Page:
WRITING … DIRECTING … ACTING:
I’ve been reading various comments and interpretations of the roles of each of these in creating the final product which reaches the screen. And I think it’s a given that each of these three is important in this creative process. We know that a bad story and weak dialogue can damage a story and even characters – and it can make acting and directing jobs harder. We also know that directors add their own interpretations to the final product.
BUT, we can never forget the importance of the actor in giving life to the work of the writer and director. The actor becomes the face and voice of the words and stage directions and, thereby, is key in creating the needed emotional reaction and involvement from the audience.
If acting did not contribute to the final product, why are actors sometimes replaced in roles?
If acting were not important, why would casting directors sometimes take months to find the right person to deliver the words which have been written?
Bad acting can seriously weaken a good script – and good acting can sometimes transcend the writing – and give us something beyond the written word. And sometimes the best acted scenes are the wordless ones – those where the actor’s skill in delivering emotions IS the story.
Those of you who know me know that I prefer to use specific examples in discussions. In this case, I’m going to defer to examples from quotes made by soap magazine editors who make the points more succinctly than I can. Now, because Julie and Dom have long been favorites, the quotes I have immediately available are about their performances. However, now that this topic is top-of-mind, I’ll definitely be looking for other examples. (BTW, these quotes come from articles praising ACTING ability).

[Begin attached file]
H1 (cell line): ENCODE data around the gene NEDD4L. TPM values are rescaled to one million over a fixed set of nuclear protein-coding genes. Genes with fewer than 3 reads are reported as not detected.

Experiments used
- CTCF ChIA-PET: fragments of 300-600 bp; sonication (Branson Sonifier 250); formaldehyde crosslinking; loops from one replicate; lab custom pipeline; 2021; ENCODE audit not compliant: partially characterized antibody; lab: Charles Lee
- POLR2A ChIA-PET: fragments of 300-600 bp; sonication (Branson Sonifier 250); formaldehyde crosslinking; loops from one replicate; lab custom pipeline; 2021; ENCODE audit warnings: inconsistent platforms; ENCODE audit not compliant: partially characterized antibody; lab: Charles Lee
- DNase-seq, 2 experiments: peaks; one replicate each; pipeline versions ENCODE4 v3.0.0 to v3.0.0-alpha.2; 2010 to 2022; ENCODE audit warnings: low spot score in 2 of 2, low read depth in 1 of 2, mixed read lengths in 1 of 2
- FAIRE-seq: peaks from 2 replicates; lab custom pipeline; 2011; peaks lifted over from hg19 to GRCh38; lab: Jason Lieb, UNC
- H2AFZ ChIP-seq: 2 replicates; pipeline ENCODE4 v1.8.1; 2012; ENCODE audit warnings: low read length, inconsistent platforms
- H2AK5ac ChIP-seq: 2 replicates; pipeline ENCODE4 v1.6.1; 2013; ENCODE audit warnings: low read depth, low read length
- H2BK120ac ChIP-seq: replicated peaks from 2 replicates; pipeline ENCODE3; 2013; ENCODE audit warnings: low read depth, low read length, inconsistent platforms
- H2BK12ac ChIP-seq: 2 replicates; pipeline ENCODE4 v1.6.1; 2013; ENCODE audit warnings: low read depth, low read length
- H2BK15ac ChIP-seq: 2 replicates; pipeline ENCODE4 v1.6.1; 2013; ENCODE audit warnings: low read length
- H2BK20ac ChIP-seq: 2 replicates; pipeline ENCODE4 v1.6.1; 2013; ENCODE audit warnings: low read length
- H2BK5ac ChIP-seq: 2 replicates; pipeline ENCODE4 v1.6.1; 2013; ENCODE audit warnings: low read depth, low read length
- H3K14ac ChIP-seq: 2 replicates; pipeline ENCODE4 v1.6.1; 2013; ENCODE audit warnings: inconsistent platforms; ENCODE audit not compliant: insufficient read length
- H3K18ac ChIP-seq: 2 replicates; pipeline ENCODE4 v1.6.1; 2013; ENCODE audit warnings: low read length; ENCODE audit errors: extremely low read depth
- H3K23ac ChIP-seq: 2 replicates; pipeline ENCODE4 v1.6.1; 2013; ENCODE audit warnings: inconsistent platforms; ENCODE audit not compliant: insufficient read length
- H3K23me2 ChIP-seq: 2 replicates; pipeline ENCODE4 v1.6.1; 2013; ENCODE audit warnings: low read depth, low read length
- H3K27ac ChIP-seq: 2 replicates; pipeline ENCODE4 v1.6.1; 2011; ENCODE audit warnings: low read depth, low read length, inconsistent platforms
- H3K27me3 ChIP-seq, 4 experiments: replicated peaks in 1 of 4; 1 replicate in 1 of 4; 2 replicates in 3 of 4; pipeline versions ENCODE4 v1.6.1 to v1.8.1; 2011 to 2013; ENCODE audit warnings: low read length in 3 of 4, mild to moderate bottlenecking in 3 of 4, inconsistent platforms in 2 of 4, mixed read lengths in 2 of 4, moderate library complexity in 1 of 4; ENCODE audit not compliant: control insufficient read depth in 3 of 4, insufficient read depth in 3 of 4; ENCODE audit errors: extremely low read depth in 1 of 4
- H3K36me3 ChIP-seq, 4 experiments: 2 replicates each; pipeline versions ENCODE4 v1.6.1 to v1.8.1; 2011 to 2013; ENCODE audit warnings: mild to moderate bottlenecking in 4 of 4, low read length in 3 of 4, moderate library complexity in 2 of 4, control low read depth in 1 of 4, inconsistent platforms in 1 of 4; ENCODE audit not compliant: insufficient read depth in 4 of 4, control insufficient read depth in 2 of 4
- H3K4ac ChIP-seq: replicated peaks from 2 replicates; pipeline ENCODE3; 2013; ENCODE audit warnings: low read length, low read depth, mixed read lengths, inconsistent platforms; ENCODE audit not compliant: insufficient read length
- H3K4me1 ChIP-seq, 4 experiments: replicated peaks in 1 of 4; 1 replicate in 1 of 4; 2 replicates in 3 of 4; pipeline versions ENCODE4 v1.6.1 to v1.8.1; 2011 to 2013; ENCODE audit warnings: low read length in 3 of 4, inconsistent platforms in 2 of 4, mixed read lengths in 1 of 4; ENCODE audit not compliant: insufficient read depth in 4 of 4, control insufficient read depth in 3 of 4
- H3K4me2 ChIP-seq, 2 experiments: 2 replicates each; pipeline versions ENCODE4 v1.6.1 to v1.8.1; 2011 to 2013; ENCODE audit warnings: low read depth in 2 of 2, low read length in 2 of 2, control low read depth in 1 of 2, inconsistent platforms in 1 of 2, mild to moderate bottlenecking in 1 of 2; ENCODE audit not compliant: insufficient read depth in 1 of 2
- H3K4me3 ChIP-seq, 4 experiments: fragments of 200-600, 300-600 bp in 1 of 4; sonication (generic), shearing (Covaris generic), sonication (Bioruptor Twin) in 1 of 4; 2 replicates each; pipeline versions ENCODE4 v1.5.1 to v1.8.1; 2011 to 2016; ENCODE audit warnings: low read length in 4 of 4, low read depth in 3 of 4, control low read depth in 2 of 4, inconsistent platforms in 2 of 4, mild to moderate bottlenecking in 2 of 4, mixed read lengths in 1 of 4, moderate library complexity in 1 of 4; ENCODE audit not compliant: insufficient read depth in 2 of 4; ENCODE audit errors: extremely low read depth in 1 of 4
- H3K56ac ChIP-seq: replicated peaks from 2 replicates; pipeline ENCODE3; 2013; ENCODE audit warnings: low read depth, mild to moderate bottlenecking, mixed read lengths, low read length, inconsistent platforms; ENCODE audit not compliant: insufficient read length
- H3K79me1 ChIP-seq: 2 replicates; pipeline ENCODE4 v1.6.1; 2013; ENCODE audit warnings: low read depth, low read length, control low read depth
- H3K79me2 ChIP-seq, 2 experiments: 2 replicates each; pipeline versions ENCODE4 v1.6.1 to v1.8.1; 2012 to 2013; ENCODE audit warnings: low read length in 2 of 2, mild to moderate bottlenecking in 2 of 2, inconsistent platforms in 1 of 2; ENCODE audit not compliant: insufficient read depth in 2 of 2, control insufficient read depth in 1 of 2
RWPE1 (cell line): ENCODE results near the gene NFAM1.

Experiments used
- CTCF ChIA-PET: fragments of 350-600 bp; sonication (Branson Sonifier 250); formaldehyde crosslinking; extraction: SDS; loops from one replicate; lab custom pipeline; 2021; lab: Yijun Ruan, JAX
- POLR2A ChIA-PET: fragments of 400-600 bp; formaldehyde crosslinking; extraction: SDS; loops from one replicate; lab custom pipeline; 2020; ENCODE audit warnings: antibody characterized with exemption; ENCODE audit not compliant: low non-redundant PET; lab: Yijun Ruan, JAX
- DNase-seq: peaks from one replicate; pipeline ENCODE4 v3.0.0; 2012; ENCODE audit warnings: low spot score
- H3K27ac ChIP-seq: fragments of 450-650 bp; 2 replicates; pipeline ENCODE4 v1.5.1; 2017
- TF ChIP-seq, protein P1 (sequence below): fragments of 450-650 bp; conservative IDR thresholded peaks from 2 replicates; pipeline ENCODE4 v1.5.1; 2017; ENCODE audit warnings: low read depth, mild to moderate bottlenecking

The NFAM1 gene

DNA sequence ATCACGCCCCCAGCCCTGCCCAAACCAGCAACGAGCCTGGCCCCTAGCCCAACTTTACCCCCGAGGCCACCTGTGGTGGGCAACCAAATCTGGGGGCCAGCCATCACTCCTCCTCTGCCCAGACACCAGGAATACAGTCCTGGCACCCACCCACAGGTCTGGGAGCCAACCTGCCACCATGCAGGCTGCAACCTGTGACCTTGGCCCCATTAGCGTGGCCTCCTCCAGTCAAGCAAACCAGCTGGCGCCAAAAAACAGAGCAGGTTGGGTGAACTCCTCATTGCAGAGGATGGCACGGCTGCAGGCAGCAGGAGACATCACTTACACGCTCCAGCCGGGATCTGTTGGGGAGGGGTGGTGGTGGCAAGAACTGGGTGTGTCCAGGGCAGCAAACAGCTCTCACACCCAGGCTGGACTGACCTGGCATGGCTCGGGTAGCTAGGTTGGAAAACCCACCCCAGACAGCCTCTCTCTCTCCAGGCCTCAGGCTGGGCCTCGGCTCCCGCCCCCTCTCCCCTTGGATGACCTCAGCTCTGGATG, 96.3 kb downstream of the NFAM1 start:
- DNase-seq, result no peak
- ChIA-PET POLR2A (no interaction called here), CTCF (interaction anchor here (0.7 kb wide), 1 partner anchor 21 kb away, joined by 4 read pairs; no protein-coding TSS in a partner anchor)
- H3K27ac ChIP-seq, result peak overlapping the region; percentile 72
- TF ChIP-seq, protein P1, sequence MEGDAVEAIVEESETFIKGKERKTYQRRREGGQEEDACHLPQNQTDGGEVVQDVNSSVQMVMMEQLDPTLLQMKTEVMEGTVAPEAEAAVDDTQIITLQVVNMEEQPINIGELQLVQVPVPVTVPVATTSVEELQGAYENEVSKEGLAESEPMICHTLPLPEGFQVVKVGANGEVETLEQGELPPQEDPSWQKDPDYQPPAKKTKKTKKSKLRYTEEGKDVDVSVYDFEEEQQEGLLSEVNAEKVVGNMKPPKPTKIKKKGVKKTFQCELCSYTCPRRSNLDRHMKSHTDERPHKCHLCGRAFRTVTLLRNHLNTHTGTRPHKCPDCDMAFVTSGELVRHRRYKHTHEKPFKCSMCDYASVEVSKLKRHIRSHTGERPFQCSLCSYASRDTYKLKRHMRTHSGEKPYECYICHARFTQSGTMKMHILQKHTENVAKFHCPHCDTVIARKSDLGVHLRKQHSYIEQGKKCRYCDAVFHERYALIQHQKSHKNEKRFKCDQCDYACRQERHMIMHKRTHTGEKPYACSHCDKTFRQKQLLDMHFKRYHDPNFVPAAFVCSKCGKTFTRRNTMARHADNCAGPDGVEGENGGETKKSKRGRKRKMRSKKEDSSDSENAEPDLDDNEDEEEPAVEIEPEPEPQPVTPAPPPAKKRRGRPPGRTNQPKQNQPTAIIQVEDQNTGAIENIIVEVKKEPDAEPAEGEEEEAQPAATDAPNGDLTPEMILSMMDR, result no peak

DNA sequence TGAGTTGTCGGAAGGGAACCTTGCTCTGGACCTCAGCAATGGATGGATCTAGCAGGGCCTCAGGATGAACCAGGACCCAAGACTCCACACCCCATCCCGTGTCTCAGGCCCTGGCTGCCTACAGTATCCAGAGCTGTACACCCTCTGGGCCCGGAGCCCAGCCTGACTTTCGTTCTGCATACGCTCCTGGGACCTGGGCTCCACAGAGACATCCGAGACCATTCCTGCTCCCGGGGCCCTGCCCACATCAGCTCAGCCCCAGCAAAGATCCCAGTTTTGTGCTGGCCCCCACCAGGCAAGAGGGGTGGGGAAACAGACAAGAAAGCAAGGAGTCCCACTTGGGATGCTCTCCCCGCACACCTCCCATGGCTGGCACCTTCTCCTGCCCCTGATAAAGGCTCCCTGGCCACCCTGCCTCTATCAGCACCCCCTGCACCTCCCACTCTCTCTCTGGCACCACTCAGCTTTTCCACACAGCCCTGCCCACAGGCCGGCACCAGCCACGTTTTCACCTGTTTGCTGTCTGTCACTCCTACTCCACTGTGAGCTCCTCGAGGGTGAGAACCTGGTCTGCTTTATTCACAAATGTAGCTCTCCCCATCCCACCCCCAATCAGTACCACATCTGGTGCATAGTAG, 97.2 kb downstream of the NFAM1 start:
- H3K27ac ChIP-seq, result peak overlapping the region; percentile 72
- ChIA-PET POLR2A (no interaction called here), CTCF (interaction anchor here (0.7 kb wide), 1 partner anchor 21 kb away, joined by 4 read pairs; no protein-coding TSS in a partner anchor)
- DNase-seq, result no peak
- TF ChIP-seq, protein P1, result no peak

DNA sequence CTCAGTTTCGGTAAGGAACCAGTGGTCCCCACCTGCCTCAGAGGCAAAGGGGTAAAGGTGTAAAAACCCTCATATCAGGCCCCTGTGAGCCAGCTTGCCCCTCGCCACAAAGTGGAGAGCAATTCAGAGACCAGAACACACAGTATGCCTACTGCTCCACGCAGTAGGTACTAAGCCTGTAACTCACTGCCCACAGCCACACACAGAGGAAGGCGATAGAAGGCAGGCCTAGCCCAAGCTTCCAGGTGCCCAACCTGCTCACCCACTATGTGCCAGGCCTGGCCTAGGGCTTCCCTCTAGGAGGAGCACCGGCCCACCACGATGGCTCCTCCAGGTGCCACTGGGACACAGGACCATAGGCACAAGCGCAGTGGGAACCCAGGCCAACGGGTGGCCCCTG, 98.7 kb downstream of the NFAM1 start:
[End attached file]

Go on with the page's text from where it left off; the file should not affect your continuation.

“THE WORDS WERE HARSH, BUT infused with Lulu's fear, worry and utter heartbreak, they proved to be a masterful showcase for Berman's ability to inhabit Lulu's vulnerability even when she's acting tough.”
“Crouched on the floor, her finger bleeding, Berman was never so vulnerable as when she stared at Luke. Her look of shock clearly conveyed she no longer recognized the man who stood before her. IT WAS A COMPELLING MOMENT, COMPOUNDED BY BERMAN’S UTTER SILENCE. Unable to move to first, a rattled Lulu eventually ran out.”
“Scenes that Geary and Berman share as Luke and Lulu are never anything less than overwhelming. IT’S NOT WHAT THEY SAY BUT RATHER HOW THEY SAY IT. THE WRITTEN WORDS DON’T JUST RATTLE AROUND IN THEIR HEADS BEFORE BEING PROJECTED FROM THEIR MOUTHS. INSTEAD, THEY BURROW DEEP DOWN INTO THEIR GUTS, WHERE THEIR VISCERAL MEANING IS BORN, all in the speed of light, and, miraculously, with the same interpretation. Just looking into each other’s eyes and breathing the same air seems to connect them with an invisible lifeline that feels so real and tangible that it’s difficult to digest that it’s all just make believe.”
And this one praising Dom does not speak specifically to the written word, but it does emphasize the importance of the actor in creating emotional details.
“Thanks to ZAMPROGNA’S STRONGHOLD ON THE EMOTIONAL DETAILS that make Dante Dante, he has created a true hero – and not just because his character wears a badge.”